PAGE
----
As far as I know, income is strongly connected to happiness, especially within countries, it’s just that there is an upper limit.

          • Dack says:

            @ Plumber

            Three points:

            L. didn’t ask specifically about the US.

            The research very much does not agree with itself.

            We’re not even looking for a satiation point. We’re looking for a break-even point between income and pair bonding and pair bonding has a much bigger effect on happiness.

  22. proyas says:

    I argue that revolvers are obsolete. Who will challenge me?

    First and very importantly, let me define “obsolete” as meaning ‘No longer appropriate for the purpose it was obtained due either to the availability of better alternatives or change in user requirements.’
    (Source: http://www.businessdictionary.com/definition/obsolete.html)

    Somewhat surprisingly, there is a small yet highly vocal faction of gun owners who vehemently argue that revolvers are not obsolete weapons, and that they have important advantages over semi-auto pistols, as well as niche applications that can’t be filled as well by anything else.

    Arguments against revolver obsolescence usually hinge on a strict definition of “obsolete” that says a piece of technology only becomes obsolete if there’s an alternative technology that does EVERYTHING better or at least as well, followed up with the observation that revolvers have inherent reliability advantages over semi-auto pistols. I argue that the reliability argument has no real relevance since generic semi-auto pistols like Glocks routinely go thousands of rounds between malfunctions so long as they get regular, basic maintenance.

    The only situation where a revolver’s inherent reliability advantage would come to bear might be in a post-apocalyptic world where people went indefinitely without access to the simplest gun cleaning supplies and had to use very old/poor quality bullets. But we are not living in that world.

    A problematic for the “reliability” argument is that, using the same reasoning, Derringers are also not obsolete since they are even simpler and more reliable than revolvers, and there are imaginable situations where a revolver would malfunction thanks to the cylinder misaligning with the barrel, but where a Derringer would still fire. Also, in a post apocalyptic scenario where you had to use randomly found ammunition of unknown quality and gunpowder loadings scattered across the landscape, a revolver would be better than a semi-auto, but in that same situation, the Derringer might be better than the revolver since it would be more robust and easier to fix. If the revolver advocate is unwilling to defend the non-obsolescence of Derringers in light of facts like this, then it undermines his own argument, which I point out again hinges on a very liberal definition of “obsolete.”

    Moreover, while there are narrow circumstances under which a revolver would be better than a semi-auto pistol (can fire multiple shots from inside a pocketbook; if an opponent presses his hand against the barrel of your gun, it would unlock the slide of a semi-auto gun but not affect a revolver), it’s impossible to predict when those circumstances will manifest themselves, they are surely very rare, and it’s much more likely that the combat situation will yield favor to whoever has more firepower (biggest magazine + fastest reload), which is the biggest inherent advantage of the semi-auto pistol.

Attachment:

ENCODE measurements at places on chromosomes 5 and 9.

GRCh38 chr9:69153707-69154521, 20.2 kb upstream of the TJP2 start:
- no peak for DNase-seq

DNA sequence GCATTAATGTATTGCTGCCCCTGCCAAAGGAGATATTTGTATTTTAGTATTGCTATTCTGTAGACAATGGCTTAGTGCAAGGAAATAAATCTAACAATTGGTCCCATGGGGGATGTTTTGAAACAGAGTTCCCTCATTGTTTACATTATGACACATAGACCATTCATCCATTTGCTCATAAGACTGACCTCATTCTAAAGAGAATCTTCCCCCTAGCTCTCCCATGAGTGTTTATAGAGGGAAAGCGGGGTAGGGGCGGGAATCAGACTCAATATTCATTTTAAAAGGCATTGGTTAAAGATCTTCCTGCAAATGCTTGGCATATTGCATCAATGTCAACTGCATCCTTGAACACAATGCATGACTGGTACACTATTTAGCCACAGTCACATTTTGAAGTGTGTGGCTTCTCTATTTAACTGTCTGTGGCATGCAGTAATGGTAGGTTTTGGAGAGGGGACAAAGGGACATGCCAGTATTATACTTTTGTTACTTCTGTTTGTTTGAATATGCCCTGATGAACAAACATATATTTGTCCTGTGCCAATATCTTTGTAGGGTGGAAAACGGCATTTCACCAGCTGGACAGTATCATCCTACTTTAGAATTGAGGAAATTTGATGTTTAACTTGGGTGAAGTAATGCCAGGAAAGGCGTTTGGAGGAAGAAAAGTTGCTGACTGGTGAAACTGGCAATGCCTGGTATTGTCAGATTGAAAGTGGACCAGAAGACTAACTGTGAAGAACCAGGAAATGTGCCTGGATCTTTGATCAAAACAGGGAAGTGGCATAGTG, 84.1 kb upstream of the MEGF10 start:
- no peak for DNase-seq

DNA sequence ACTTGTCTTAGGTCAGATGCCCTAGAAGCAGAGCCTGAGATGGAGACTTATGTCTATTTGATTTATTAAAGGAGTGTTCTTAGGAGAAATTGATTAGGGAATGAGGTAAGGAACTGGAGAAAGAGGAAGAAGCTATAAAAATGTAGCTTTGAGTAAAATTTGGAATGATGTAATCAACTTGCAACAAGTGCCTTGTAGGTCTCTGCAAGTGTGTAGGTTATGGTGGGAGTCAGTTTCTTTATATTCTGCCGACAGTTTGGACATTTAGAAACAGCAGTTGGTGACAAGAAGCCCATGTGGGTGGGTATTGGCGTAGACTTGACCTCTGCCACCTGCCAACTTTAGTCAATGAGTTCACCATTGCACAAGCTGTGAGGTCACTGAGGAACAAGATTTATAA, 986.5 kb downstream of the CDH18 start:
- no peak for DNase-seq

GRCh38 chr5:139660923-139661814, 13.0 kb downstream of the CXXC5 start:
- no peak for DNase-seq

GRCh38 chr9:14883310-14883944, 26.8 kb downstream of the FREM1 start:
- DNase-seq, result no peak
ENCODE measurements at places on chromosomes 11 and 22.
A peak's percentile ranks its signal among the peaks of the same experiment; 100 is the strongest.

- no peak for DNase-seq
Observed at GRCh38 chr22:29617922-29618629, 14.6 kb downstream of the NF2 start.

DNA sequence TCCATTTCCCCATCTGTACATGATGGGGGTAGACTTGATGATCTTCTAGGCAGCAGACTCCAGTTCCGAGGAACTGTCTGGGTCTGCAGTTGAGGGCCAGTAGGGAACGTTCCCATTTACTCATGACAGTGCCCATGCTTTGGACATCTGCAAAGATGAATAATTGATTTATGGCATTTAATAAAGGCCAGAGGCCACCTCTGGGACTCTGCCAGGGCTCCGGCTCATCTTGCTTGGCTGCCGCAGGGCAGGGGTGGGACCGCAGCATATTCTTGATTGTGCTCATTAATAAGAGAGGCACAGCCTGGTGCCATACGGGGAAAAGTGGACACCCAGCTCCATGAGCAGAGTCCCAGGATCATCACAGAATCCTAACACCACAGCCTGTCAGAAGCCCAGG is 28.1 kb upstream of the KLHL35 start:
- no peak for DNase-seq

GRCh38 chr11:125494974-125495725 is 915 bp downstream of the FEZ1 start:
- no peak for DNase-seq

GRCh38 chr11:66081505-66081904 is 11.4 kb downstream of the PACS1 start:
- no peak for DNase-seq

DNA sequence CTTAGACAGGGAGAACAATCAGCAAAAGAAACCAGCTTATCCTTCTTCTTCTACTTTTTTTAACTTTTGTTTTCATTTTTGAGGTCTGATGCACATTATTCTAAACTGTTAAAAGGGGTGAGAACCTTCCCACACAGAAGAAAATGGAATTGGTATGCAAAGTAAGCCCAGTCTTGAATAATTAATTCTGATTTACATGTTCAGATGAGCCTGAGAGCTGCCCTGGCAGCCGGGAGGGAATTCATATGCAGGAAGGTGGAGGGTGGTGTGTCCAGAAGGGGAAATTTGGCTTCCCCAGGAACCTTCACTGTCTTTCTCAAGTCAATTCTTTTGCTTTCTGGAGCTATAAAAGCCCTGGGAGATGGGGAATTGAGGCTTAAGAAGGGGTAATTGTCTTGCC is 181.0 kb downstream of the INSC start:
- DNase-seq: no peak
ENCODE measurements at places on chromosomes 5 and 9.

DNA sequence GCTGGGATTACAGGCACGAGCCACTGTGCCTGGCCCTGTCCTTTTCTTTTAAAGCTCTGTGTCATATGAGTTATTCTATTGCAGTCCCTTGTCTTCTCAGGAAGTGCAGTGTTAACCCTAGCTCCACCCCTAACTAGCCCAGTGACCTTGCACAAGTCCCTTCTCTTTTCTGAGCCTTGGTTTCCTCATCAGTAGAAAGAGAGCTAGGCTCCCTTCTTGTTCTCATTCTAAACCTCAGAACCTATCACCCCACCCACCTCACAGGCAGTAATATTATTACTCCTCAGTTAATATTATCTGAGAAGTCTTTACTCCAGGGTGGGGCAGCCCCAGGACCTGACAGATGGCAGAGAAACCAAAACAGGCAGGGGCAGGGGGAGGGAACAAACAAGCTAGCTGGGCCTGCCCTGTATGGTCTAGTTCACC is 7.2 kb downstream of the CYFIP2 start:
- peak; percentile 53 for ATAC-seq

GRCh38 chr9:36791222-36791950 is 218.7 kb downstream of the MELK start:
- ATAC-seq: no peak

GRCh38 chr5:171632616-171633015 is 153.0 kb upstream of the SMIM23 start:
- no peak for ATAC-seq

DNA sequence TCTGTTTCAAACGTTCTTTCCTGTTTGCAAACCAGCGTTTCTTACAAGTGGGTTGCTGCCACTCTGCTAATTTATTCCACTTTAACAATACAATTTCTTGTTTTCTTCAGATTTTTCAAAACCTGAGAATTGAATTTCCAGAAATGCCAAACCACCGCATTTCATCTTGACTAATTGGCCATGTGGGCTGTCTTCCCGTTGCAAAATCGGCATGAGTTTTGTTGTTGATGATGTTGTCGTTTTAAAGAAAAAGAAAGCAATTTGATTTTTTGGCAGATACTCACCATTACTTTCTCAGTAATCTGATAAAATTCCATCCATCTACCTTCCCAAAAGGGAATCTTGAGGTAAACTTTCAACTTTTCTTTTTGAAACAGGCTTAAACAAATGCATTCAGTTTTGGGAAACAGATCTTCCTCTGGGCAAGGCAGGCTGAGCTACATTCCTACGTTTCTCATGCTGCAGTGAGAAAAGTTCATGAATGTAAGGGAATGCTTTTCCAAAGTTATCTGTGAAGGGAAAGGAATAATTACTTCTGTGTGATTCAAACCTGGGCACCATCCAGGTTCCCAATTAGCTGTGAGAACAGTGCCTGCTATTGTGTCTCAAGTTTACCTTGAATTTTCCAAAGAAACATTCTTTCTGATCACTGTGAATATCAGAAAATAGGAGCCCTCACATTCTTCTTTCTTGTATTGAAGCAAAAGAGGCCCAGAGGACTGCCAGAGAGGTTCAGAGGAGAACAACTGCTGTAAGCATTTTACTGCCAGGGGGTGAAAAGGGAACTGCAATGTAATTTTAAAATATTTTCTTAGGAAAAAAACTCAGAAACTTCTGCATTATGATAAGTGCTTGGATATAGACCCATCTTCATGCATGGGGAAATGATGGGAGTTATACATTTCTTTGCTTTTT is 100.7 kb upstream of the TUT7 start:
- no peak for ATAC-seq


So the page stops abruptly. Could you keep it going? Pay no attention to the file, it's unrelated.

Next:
A niche application of revolvers that proponents put forth as proof the weapon is still relevant is as a lightweight defensive tool against bears and other big game. I believe that these large revolvers, firing .41 Magnum bullets or larger, have been made obsolete by bear spray. Though bullets of these sizes can kill bears with the right shot placement, in real-world bear encounters, a person’s fear combined with the heavy recoil of a magnum revolver severely hurts accuracy and the speed of follow-up shots. Being able to spray out a continuous stream of noxious gas and create a cloud of it is better, and a can of bear spray is cheaper and weighs less than a big revolver (there have been many documented cases where people used bear spray successfully). If you want to REPEL a bear and are agnostic about killing it, bear spray is the better choice.

    And aside from indulging one’s machismo by taking unnecessary risks, there’s no sense in picking a large revolver instead of a long gun to go into the woods and hunt down bears (or any other large animal) for sport. While some people do successfully hunt bears with revolvers, they are vastly outnumbered by peers who use long guns. There are some people who like hunting bears with handguns, and there are also people who like climbing vertical cliffs without any safety ropes.

    While it’s true that revolvers have aesthetic and historical merits, and there’s nothing wrong with shooters owning them for personal pleasure or collector’s appeal, the same things are true of muskets, and thus it doesn’t change the fact that revolvers are obsolete.

    • cassander says:

      Are we counting revolver cannons? They still have a few niche uses, since they’re generally going to be lighter weight than gatling guns, and don’t need as much time to spin up.

      • proyas says:

        I didn’t even know those existed.

        No, they’re not the type of “revolvers” I was referring to.

    • psmith says:

      States with mag limits.

      • Brett says:

        I was thinking the same thing. You can impose limits on magazine sizes for semi-automatic pistols, but it’s possible to create larger clip sizes secretly. It’s a lot harder to do that with a four- or six-chamber revolver.

    • Walter says:

      Sure, I’ll take you up on this.

      I own a revolver. Here are the requirements that it must satisfy.